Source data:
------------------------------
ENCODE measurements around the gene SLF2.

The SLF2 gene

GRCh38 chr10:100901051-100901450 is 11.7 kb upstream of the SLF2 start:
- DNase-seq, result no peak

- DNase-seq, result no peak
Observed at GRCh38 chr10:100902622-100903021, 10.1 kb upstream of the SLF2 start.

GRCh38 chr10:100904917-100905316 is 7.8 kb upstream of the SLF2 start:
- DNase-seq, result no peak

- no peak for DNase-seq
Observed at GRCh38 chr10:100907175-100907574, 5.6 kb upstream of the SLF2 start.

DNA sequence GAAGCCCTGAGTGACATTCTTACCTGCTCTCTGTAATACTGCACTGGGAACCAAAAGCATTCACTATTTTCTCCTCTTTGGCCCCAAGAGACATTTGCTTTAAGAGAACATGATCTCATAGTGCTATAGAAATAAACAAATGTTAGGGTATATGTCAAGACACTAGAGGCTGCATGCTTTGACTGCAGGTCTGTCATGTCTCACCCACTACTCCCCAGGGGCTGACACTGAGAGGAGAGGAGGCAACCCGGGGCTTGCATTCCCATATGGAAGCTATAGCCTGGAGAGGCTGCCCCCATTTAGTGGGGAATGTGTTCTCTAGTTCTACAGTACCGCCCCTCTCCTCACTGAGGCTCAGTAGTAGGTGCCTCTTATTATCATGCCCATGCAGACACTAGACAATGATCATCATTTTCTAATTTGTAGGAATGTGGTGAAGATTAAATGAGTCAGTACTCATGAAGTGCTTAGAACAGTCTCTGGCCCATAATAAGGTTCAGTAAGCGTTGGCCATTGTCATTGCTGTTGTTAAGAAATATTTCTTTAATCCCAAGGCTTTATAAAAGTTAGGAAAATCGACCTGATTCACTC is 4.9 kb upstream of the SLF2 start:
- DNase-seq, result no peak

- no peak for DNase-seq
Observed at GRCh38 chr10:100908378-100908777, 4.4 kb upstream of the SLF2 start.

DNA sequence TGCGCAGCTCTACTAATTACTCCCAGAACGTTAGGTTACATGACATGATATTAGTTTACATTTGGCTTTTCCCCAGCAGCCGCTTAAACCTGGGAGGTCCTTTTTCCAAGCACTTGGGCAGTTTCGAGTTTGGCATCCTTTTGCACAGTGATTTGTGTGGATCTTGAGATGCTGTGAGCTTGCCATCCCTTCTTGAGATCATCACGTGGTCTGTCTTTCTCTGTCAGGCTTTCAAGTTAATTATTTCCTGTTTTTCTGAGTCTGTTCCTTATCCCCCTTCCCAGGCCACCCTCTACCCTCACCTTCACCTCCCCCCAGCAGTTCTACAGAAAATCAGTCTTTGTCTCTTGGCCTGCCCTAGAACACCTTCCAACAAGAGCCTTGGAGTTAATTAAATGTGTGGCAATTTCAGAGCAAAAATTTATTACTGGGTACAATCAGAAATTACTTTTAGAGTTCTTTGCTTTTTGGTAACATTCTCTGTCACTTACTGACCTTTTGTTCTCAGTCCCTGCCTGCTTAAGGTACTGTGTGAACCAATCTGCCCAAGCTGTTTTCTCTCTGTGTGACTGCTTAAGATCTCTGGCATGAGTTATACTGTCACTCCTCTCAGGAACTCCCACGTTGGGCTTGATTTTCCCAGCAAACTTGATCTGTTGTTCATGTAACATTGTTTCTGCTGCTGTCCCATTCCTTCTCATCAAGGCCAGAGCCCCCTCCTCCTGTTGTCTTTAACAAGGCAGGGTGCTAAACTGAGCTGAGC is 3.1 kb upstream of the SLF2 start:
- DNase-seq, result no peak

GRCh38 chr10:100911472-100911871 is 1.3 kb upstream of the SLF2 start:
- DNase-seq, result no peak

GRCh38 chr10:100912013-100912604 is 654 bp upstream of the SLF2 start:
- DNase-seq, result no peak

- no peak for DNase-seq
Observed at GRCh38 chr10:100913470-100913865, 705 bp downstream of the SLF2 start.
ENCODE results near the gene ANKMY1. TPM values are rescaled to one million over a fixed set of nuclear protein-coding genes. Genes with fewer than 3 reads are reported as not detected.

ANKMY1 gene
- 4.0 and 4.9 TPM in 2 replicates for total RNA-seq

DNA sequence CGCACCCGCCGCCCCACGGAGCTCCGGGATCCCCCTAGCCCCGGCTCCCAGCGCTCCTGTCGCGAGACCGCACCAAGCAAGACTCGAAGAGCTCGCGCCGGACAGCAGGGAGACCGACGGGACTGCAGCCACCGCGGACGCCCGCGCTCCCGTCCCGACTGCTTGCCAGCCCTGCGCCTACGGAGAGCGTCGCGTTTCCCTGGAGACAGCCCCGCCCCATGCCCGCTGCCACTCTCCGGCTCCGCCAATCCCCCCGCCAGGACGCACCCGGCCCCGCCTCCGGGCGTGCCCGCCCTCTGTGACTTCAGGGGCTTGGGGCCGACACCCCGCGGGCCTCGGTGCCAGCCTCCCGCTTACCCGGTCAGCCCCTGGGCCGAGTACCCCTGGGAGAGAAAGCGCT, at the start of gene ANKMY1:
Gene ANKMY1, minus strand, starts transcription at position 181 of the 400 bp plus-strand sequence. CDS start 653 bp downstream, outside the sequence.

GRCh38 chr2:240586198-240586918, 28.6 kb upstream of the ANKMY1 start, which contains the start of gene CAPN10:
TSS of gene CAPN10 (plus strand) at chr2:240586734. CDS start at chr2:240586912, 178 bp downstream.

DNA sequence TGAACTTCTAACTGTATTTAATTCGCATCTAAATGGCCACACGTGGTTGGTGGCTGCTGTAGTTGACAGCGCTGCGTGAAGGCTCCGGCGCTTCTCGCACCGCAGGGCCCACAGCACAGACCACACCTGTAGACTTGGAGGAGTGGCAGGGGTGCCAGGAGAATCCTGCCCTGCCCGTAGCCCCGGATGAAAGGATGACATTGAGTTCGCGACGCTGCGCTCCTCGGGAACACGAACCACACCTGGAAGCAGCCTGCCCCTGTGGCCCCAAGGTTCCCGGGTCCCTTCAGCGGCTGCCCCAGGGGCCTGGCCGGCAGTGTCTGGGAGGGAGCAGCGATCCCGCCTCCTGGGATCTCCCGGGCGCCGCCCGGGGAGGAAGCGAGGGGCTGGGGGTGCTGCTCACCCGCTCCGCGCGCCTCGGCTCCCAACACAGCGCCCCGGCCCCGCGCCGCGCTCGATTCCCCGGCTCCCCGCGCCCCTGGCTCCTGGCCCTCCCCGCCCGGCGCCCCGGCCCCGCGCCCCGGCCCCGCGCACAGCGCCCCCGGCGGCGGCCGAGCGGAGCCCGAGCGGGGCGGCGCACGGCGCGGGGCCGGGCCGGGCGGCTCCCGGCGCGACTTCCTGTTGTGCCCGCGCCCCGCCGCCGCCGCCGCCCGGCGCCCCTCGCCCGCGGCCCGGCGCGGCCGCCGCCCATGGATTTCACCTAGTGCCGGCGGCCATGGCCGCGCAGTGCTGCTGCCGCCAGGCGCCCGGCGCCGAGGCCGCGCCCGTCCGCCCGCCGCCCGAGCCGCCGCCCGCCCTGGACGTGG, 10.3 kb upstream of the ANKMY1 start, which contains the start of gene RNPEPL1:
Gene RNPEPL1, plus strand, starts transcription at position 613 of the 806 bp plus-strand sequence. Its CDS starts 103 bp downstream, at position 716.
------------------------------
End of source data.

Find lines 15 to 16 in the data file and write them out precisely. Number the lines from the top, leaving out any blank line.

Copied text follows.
DNA sequence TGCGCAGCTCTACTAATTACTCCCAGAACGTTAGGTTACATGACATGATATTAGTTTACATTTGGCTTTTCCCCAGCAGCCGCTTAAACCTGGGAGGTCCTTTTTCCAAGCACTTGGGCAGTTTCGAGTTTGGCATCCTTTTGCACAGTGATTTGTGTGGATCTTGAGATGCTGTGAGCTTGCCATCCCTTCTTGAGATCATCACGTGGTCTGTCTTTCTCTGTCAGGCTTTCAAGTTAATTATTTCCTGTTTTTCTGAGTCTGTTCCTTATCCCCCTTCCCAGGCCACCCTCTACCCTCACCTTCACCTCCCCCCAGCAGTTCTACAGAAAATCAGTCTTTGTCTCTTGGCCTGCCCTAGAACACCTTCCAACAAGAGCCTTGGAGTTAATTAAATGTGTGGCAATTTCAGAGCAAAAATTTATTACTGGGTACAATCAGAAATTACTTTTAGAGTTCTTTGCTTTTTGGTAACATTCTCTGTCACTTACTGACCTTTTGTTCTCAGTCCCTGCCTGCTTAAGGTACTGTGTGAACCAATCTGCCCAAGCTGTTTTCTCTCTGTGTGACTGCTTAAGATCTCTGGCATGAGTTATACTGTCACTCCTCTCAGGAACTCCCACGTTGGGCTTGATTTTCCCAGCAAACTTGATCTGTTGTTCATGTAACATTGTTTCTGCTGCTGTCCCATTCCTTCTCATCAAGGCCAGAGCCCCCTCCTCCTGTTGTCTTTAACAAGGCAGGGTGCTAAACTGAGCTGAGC is 3.1 kb upstream of the SLF2 start:
- DNase-seq, result no peak